By Rick Bernardi, J.D.
The reason most often-cited by motorists for the animosity between motorists and cyclists is the disregard that cyclists have for the traffic laws. And one complaint in particular always comes up in any discussion about cyclists—the well-known disregard that cyclists have for stop signs and red lights.
Well, it’s true that many cyclists do not follow the traffic laws when it comes to required stops. But it’s also true that many cyclists do follow the law. And yet it’s virtually guaranteed that whenever the subject of cyclists comes up, motorists will volunteer their observations that cyclists have no regard for stop signs and red lights. And these observations are offered regardless of circumstances. A motorist right-hooked a law-abiding cyclist? A driver has no explanation for why he didn’t see a brightly-clad law-abiding cyclist in broad daylight? A road-rager uses his vehicle to assault a cyclist and bully him off the road? No matter. Somebody will mention that cyclists break the law.
So with all of that sanctimony, one might reasonably believe that drivers are themselves paragons of lawfulness, especially when it comes to observing stop signs and red lights.
Except they don’t particularly like red light cameras. You see, the fines are expensive, and there’s no question that red light cameras catch red light runners. In fact, just one camera in Oakland, California generates more than $3 million in fines every year. Statewide, red light cameras generate $80 million in revenue for the state, and another $50 million for California cities and counties.
Which is kind of strange, considering how drivers always make cyclists out to be the ones who are breaking the law. Is it possible that maybe, just maybe, motorists run stop signs and red lights too?
Well, somebody is tripping all those red light cameras, and it’s not cyclists.
But still, cyclists are always trying to get the laws changed to make it legal for them to treat red lights as stop signs, and to treat stop signs as yield signs. Just who do they think they are, trying to change the law? You wouldn’t see motorists doing that.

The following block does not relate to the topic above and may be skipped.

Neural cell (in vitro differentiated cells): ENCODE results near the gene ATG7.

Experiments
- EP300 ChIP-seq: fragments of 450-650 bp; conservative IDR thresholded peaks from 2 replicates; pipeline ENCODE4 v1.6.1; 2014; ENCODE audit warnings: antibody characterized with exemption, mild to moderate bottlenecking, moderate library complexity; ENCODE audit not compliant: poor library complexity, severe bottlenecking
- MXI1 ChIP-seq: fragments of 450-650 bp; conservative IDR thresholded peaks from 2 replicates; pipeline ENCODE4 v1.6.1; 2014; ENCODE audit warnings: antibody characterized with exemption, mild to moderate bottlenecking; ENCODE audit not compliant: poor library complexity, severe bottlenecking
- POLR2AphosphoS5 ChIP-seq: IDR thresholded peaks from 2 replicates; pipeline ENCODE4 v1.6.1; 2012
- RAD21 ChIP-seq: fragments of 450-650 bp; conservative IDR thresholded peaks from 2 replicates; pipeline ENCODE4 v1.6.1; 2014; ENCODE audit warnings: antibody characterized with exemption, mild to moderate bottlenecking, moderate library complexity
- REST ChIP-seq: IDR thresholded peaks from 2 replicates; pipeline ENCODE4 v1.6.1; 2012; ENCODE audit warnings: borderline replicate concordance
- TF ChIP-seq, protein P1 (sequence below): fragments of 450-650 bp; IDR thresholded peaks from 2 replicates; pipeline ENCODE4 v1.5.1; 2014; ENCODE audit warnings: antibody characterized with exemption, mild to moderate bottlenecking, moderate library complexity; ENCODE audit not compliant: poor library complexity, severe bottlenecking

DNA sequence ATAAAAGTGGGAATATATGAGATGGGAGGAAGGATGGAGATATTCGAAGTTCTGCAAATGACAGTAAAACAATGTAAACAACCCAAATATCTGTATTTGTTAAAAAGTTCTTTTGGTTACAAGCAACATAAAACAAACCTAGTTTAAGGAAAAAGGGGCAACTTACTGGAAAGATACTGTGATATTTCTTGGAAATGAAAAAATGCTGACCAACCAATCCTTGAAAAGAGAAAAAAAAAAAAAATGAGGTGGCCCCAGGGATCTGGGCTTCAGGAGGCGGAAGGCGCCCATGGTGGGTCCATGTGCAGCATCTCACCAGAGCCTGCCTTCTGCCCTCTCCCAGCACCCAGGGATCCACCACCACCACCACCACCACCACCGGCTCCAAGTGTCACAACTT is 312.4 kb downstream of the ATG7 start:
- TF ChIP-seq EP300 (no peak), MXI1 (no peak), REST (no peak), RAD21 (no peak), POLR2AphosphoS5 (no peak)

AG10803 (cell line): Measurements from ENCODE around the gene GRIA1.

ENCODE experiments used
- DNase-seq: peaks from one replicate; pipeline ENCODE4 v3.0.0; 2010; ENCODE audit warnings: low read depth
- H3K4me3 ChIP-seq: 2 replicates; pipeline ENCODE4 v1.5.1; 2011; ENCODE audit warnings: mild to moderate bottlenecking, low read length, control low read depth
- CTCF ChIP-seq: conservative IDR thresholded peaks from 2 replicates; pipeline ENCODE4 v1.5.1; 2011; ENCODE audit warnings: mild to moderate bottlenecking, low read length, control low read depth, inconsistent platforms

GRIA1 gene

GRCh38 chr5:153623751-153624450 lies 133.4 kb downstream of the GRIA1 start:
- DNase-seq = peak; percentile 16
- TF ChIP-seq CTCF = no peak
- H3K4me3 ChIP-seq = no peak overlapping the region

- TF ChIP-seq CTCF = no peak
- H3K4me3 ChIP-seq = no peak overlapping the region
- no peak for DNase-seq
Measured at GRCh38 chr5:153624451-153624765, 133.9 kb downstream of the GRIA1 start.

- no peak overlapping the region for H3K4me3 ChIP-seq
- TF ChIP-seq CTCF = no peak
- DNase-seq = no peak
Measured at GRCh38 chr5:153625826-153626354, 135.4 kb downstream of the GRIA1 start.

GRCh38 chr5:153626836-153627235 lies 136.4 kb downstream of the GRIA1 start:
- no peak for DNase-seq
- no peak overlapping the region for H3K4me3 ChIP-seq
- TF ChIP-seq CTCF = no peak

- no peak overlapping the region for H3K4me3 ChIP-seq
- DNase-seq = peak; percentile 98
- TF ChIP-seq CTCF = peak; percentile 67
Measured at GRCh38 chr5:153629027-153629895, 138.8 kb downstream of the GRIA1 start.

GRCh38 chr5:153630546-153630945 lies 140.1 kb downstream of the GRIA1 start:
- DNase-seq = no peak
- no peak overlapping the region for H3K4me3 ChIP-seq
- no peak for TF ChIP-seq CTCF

Well, actually, you would. Angry, allegedly law-abiding motorists have convinced the Legislature to passed a law that would cut by half the fine for a rolling turn at a red light (vetoed by Governor Schwarzenegger), and have twice in the past two years prevailed upon the Legislature to pass laws cutting red light camera fines (vetoed by Governor Brown) and limiting the use of red light cameras (also vetoed by Governor Brown). Well, even a stopped clock is right twice a day.
But no stopped clock is right three times a day. On September 29, the same day he vetoed two bicycle safety laws, Governor Brown finally signed a law making it harder for cities to nab red light runners…and a whole lot easier to shift the conversation back to all of those stop sign-running cyclists.
Especially after some careless motorist breaks the law and kills another law-abiding cyclist.
Join the discussion 4 Comments
Every time I hear “Gov. Jerry Brown”, I thank GAWD I don’t live in CA; what were they THINKING, electing the Space Cadet again? He’s proven this time around that he learned NOTHING about reality in the ‘intermission’ between his terms of service (a term I use with tongue firmly in cheek….).
I can see the advantages to the ‘Idaho Stop’, yet until people in general learn to exercise their POWERS OF OBSERVATION, no real good will come of it.
I am a cyclist (and pedestrian, and motorist) and I’m annoyed by cyclists shooting through red lights. It’s OK to criticize that behavior where it’s dangerous, which it often is. On the other hand, my life is threatened every day by lawless motorists speeding, driving distracted, using their rolling weapon as an implement of rage or spite, and otherwise acting like laws don’t apply to them. There’s a big difference in the level of threat. I guess that cyclists drive lawfully about 50% of the time. Motorists perhaps 70% of the time. Guess which one is a bigger hazard to the public.
No Space Cadet. Brown remains, forever more, “Governor Moonbeam.”
This has all the appearance of yet another insoluble problem. Here in the UK we have a similar argument – altho it’s getting increasingly blurred (maybe for the better) as more motorists get on bikes – and most cyclists have always been motorists as well. Will that make for some improvement?
One point though – in an effort to increase road safety, the proliferation of signs and instructions does little to reduce the level of information overload that any road user experiences. Maybe traffic planners should take some lessons from the aviation industry on the psychology of perception?